- Split-shift pay: If employees are scheduled to work shifts with a considerable time gap between them, they must receive extra pay.
- Schedule change requests: Whenever employees ask for a schedule change, voluntary time off, or voluntary trade shifts, employers don’t have to pay scheduling premiums.
- Right to request: Employees have the right to request part-time work, flexible working hours, predictable working hours, and flexible working arrangements.
Cities and States with Predictive Scheduling / Fair Workweek Laws
Even with the commonalities above, it’s important to look up your own labor compliance laws to ensure you’re up to code.
And if predictive scheduling laws do exist where you live, don’t fret!
Our shift scheduling software will have you up to date with compliance quickly and easily. Click here to see it in action for yourself.
Read below to double-check whether your location has any Predictive Scheduling laws.
San Francisco, California: In July 2015, San Francisco enacted the Formula Retail Employee Rights Ordinances (FRERO) and became the first city to make employers abide by Predictive Scheduling laws.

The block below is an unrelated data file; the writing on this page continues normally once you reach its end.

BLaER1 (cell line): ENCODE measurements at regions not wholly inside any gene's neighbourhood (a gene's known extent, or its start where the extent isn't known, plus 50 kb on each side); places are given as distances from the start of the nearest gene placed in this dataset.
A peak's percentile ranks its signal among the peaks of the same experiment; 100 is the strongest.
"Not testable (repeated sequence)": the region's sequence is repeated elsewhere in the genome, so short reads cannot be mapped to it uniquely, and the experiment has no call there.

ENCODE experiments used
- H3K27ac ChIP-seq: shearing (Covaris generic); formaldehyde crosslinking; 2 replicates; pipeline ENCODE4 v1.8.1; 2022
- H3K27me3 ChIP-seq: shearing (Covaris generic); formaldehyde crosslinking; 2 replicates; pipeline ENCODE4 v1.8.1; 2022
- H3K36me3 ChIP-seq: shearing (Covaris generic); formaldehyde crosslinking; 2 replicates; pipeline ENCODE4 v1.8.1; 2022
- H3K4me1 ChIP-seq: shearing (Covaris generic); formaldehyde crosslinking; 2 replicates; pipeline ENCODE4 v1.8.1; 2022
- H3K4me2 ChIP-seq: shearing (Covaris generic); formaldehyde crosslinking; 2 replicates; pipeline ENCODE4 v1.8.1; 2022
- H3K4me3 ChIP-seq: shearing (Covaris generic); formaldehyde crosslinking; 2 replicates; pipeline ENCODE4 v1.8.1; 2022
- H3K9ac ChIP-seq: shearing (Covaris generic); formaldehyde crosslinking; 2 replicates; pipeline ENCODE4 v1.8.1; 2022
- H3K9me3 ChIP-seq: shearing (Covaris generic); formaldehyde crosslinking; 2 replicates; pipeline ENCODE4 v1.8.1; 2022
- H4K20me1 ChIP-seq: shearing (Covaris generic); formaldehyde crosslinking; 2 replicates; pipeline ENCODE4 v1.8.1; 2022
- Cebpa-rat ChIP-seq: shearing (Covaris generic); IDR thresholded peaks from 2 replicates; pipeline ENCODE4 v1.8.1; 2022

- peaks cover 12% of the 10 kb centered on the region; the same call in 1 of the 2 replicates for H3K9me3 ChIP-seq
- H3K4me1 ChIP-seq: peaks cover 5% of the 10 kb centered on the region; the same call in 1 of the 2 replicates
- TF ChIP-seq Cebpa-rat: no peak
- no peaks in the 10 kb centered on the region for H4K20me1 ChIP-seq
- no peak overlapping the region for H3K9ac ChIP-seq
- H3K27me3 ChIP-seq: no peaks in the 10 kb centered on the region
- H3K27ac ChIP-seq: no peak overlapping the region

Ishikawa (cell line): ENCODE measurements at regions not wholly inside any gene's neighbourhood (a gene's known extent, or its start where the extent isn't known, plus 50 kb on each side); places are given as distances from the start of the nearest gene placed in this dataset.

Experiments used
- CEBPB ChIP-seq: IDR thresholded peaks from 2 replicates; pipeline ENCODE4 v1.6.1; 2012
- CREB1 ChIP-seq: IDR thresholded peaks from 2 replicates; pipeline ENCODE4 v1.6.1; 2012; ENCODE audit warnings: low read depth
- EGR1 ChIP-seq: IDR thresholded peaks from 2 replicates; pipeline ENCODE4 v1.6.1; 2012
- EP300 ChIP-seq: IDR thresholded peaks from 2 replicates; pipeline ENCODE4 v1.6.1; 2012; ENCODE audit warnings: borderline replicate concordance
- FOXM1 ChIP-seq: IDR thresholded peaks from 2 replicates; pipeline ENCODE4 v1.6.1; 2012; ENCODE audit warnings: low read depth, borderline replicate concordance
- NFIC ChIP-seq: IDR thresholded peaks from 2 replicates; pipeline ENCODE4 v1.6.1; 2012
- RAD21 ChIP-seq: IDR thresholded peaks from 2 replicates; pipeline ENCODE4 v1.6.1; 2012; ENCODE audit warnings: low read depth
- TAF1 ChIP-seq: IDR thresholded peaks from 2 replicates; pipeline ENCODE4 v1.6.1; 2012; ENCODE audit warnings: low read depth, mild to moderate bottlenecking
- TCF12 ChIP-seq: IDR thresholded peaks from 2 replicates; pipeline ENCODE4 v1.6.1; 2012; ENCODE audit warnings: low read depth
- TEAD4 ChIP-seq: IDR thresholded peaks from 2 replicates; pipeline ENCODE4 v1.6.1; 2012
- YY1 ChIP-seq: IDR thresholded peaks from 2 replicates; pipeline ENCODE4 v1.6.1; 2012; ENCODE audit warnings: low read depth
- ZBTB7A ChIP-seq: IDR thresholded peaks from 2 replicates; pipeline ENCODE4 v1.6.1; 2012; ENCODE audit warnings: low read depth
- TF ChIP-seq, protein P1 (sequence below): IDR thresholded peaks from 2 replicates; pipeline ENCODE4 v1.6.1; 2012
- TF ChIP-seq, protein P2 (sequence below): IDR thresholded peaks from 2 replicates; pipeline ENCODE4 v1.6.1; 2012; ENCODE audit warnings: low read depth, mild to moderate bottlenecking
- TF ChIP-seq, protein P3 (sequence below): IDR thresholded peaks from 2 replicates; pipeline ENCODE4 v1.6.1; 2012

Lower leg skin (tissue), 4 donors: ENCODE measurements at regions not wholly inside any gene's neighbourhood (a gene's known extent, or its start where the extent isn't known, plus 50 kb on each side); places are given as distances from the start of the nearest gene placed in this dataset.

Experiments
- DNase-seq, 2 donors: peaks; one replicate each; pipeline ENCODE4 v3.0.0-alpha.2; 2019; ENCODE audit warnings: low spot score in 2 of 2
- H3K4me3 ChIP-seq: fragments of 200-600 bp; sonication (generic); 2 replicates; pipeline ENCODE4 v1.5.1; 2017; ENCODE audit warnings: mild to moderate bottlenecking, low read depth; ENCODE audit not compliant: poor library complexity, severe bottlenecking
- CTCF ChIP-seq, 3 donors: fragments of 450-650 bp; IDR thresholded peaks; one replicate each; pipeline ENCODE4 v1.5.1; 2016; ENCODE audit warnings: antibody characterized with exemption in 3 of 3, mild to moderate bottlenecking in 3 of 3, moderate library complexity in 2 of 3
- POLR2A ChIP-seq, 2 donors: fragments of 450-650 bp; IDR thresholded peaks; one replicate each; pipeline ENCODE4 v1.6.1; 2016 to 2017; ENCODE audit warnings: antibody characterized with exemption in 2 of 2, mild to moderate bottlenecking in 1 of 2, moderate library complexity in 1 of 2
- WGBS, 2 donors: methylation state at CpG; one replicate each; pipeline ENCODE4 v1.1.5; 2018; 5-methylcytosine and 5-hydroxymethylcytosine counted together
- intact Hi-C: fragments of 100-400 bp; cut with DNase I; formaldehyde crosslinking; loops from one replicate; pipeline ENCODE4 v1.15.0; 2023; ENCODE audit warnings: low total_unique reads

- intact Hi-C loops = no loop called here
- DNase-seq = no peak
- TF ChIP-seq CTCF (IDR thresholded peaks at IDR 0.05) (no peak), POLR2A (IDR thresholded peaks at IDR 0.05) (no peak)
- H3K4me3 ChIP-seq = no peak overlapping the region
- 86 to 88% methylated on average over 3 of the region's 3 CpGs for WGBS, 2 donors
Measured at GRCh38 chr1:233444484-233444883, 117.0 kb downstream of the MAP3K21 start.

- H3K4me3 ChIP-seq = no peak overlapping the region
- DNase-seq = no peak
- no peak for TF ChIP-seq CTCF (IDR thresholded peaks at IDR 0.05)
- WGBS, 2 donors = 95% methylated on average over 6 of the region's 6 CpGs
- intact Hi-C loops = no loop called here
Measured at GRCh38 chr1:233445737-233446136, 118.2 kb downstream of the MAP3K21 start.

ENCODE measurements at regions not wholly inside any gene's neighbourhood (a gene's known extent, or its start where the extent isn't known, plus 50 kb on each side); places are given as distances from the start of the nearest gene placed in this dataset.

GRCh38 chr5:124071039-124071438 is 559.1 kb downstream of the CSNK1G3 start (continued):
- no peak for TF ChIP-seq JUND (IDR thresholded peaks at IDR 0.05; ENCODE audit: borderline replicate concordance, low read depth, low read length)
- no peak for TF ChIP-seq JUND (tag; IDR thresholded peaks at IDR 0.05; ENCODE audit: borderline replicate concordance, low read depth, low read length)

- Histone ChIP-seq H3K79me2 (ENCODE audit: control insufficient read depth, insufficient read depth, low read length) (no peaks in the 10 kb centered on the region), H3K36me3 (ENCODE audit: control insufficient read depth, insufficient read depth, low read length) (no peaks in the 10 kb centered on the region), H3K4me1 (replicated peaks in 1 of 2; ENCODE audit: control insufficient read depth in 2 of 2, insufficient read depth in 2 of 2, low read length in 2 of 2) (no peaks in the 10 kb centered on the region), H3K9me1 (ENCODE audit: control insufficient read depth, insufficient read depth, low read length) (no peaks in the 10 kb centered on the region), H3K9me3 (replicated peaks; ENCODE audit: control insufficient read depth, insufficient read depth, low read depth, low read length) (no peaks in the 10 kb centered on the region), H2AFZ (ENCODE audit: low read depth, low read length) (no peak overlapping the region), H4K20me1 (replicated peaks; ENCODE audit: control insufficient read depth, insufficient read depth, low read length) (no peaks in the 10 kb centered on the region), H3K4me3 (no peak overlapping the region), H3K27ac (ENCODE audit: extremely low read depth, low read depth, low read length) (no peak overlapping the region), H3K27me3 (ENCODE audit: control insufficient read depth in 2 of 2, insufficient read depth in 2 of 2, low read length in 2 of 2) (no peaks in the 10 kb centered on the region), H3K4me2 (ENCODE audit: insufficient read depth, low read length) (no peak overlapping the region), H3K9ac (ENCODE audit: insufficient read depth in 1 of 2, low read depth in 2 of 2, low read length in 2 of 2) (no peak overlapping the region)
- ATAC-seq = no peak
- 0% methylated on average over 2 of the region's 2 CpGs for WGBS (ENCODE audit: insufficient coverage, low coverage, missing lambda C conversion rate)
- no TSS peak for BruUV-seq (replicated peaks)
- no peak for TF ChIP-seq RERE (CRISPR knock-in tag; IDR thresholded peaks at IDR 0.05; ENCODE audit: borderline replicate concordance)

Emeryville, California: Emeryville had their Predictive Scheduling laws come into law in July 2018 and it applies to fast food and retail employers with at least 56 employeesglobally or at least 20 staff members within Emeryville. Only employees that work at least two hours per calendar week in the city of Emeryville will be affected by the ordinance.
San Jose, California: San Jose’s ordinance came into effect on March 2017 and dictates that employers must offer additional hours to existing employees before turning to contractors.
Oregon: Oregon’s Fair Workweek law (July 2018) stops employers’ from scheduling employees to clopening shifts with less than 10 hours of rest in between. An employee can only be scheduled for these shifts if they volunteer or give written consent.
Seattle: Implemented in July 2017, Seattle’s Secure Scheduling Ordinance states that employers must give a good faith estimate of the hours an employee can expect to work as well as whether the employee will work on-call shifts.